More than 20 local firefighters assisting flood relief efforts in Clarendon County for the past three days could be in for a longer stay in the disaster-stricken county.
Lady's Island-St. Helena Fire District firefighter Keith Kelley, one of 25 local firefighters sent to Clarendon County, said their service could be extended as Interstate 95 and other roads in the county are opened up.
Kelley and the Beaufort County firefighters -- 10 from Lady's Island-St. Helena, eight from the Burton Fire District, and seven from the Bluffton Township Fire Department -- were pressed into service Monday to relieve Clarendon County firefighters who had spent 48 straight hours on duty.
"It wasn't an easy 48 hours for them," Kelley said. "They were definitely physically and mentally tired. The whole county has been happy to see us."
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National Guard members and Virginia Task Force 1, a FEMA search and rescue unit from Fairfax County, Va., have also been brought into the county to assist in the relief effort.
The firefighters have spent most of their three days in the county checking areas, primarily roads, for damage or hazards brought on by torrential rain and unrelenting flooding. Kelley said the county didn't have the same issues with water Columbia residents are facing, and most of the issues with power have been restored.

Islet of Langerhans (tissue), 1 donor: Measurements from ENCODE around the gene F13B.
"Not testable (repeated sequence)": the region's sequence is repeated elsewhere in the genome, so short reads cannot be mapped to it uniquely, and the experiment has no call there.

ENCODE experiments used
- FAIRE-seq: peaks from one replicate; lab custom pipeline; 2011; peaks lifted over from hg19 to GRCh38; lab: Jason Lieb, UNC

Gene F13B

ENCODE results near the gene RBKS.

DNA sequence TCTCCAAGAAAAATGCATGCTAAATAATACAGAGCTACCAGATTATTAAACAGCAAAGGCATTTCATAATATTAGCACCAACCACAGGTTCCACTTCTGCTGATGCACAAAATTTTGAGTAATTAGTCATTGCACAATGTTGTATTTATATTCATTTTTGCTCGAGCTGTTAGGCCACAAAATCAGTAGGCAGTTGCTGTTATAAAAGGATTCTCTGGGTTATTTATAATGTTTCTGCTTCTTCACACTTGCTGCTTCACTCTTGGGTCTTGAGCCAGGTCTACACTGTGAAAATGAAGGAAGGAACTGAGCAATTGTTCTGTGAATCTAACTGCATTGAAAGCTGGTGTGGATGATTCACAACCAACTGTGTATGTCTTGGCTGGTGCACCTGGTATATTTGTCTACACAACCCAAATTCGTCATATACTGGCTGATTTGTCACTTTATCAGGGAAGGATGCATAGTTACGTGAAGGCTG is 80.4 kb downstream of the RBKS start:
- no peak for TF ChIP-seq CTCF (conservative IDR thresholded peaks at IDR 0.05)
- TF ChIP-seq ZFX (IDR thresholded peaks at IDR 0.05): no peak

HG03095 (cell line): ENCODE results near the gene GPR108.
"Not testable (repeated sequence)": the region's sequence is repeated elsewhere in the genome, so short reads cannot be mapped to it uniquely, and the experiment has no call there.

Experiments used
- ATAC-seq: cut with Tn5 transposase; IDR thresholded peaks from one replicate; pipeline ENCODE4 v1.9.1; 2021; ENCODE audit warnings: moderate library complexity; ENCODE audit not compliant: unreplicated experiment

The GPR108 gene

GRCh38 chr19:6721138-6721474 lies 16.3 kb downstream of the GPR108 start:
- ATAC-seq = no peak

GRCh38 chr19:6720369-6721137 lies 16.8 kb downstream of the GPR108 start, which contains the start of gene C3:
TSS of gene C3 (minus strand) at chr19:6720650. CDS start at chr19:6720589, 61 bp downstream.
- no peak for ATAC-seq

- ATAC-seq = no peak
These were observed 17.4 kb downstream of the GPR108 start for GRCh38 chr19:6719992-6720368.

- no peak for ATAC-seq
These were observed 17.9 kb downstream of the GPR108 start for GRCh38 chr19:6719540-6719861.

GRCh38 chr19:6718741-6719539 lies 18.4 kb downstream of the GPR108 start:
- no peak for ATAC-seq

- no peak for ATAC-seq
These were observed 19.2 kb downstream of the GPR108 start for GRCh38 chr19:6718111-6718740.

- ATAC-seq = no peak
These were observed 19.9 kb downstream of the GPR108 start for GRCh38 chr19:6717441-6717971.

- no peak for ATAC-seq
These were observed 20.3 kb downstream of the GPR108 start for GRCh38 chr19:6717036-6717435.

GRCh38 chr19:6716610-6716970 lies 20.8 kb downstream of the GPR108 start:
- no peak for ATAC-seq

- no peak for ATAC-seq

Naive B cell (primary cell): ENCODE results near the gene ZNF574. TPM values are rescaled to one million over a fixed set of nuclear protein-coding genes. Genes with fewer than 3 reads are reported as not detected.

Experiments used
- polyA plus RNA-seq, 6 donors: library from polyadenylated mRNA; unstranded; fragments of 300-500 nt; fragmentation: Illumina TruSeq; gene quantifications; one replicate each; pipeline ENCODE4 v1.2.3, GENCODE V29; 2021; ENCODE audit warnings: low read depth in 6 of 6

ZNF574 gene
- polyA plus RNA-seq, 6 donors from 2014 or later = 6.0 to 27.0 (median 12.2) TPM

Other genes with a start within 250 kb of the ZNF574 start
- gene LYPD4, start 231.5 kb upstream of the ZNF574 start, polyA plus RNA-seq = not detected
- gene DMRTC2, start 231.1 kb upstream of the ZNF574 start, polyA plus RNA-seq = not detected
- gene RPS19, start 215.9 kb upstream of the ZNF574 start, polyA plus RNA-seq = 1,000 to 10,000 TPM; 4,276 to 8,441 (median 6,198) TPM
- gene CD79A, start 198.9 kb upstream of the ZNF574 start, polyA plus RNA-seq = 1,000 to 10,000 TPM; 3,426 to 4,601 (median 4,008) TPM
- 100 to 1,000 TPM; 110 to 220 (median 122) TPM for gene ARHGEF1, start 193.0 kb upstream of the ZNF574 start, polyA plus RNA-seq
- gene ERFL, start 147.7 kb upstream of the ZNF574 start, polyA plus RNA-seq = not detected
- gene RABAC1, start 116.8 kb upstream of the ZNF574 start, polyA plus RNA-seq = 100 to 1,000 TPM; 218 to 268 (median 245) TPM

Many of the local routes in Clarendon County have been severely damaged by the flooding, Kelley said.
Photos the firefighter took of U.S. 301 between Turbeville and Manning show chunks of road missing, a partially submerged car, and sections of road washed out. The extent of the damage isn't yet known because in most areas of the county the rivers haven't crested, he said.
A 74-mile section of I-95, including the entire stretch that runs through Clarendon County, was shut down from flooding and other hazards on Sunday; parts of the highway reopened Wednesday.
Clarendon County Sheriff Randy Garrett said Monday that most of the main roads in the county are impassable, cutting off the largest communities in the county from one another.
The local firefighters left Beaufort County Monday afternoon, driving up I-95 to its interchange with Interstate 26, where the S.C. Department of Transportation had closed the northbound lanes. From there, a police escort took them up I-95, which was rife with flooding, downed trees, and disabled cars, Kelley said.
When the firefighters' service in Clarendon County will end is unclear. The earliest they might demobilize is Thursday, but with portions of I-95 ready to be reopened, the expectation is that the volume of calls will go up from people asking for help recovering disabled cars or removing road hazards, Kelley said.
Whatever the case, Kelley said he and the other firefighters are ready for it.
Follow reporter Matt McNab at twitter.com/IPBG_Matt.